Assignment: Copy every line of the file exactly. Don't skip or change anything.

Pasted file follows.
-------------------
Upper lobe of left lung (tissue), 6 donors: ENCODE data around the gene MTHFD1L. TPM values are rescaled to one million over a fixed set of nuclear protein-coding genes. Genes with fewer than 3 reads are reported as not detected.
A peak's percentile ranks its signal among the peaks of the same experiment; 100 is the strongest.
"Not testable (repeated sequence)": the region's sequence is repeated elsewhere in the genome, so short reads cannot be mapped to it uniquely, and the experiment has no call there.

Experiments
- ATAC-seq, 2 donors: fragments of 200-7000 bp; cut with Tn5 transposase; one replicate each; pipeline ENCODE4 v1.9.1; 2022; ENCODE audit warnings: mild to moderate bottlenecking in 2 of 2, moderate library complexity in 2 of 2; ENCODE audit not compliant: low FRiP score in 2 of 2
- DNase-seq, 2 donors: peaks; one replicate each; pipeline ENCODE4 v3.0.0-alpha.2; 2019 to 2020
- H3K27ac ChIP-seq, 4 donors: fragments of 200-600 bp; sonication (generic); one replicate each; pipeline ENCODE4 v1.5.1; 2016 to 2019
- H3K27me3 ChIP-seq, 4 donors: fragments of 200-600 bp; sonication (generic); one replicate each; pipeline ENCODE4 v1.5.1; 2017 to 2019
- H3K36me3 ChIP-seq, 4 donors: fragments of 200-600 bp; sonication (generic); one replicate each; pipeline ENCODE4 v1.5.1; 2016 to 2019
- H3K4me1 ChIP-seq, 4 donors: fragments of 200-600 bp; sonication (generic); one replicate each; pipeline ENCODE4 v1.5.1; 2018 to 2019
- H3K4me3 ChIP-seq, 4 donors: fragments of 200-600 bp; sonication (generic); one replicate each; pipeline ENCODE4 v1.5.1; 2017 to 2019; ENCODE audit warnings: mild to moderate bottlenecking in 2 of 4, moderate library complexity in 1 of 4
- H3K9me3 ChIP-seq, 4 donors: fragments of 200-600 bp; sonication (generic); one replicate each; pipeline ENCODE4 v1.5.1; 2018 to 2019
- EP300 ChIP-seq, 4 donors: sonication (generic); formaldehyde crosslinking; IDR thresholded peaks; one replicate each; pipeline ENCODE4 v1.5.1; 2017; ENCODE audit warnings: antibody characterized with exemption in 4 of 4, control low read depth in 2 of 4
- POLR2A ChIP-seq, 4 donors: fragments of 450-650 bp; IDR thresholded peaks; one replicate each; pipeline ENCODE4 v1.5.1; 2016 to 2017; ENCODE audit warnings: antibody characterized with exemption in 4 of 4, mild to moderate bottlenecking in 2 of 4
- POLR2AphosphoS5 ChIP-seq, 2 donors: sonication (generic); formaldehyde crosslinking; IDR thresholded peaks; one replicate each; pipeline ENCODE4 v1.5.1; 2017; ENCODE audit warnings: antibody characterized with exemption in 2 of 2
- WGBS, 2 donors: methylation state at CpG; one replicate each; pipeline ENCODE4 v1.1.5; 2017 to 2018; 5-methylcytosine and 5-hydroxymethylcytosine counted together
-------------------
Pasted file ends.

Upper lobe of left lung (tissue), 6 donors: ENCODE data around the gene MTHFD1L. TPM values are rescaled to one million over a fixed set of nuclear protein-coding genes. Genes with fewer than 3 reads are reported as not detected.
A peak's percentile ranks its signal among the peaks of the same experiment; 100 is the strongest.
"Not testable (repeated sequence)": the region's sequence is repeated elsewhere in the genome, so short reads cannot be mapped to it uniquely, and the experiment has no call there.

Experiments
- ATAC-seq, 2 donors: fragments of 200-7000 bp; cut with Tn5 transposase; one replicate each; pipeline ENCODE4 v1.9.1; 2022; ENCODE audit warnings: mild to moderate bottlenecking in 2 of 2, moderate library complexity in 2 of 2; ENCODE audit not compliant: low FRiP score in 2 of 2
- DNase-seq, 2 donors: peaks; one replicate each; pipeline ENCODE4 v3.0.0-alpha.2; 2019 to 2020
- H3K27ac ChIP-seq, 4 donors: fragments of 200-600 bp; sonication (generic); one replicate each; pipeline ENCODE4 v1.5.1; 2016 to 2019
- H3K27me3 ChIP-seq, 4 donors: fragments of 200-600 bp; sonication (generic); one replicate each; pipeline ENCODE4 v1.5.1; 2017 to 2019
- H3K36me3 ChIP-seq, 4 donors: fragments of 200-600 bp; sonication (generic); one replicate each; pipeline ENCODE4 v1.5.1; 2016 to 2019
- H3K4me1 ChIP-seq, 4 donors: fragments of 200-600 bp; sonication (generic); one replicate each; pipeline ENCODE4 v1.5.1; 2018 to 2019
- H3K4me3 ChIP-seq, 4 donors: fragments of 200-600 bp; sonication (generic); one replicate each; pipeline ENCODE4 v1.5.1; 2017 to 2019; ENCODE audit warnings: mild to moderate bottlenecking in 2 of 4, moderate library complexity in 1 of 4
- H3K9me3 ChIP-seq, 4 donors: fragments of 200-600 bp; sonication (generic); one replicate each; pipeline ENCODE4 v1.5.1; 2018 to 2019
- EP300 ChIP-seq, 4 donors: sonication (generic); formaldehyde crosslinking; IDR thresholded peaks; one replicate each; pipeline ENCODE4 v1.5.1; 2017; ENCODE audit warnings: antibody characterized with exemption in 4 of 4, control low read depth in 2 of 4
- POLR2A ChIP-seq, 4 donors: fragments of 450-650 bp; IDR thresholded peaks; one replicate each; pipeline ENCODE4 v1.5.1; 2016 to 2017; ENCODE audit warnings: antibody characterized with exemption in 4 of 4, mild to moderate bottlenecking in 2 of 4
- POLR2AphosphoS5 ChIP-seq, 2 donors: sonication (generic); formaldehyde crosslinking; IDR thresholded peaks; one replicate each; pipeline ENCODE4 v1.5.1; 2017; ENCODE audit warnings: antibody characterized with exemption in 2 of 2
- WGBS, 2 donors: methylation state at CpG; one replicate each; pipeline ENCODE4 v1.1.5; 2017 to 2018; 5-methylcytosine and 5-hydroxymethylcytosine counted together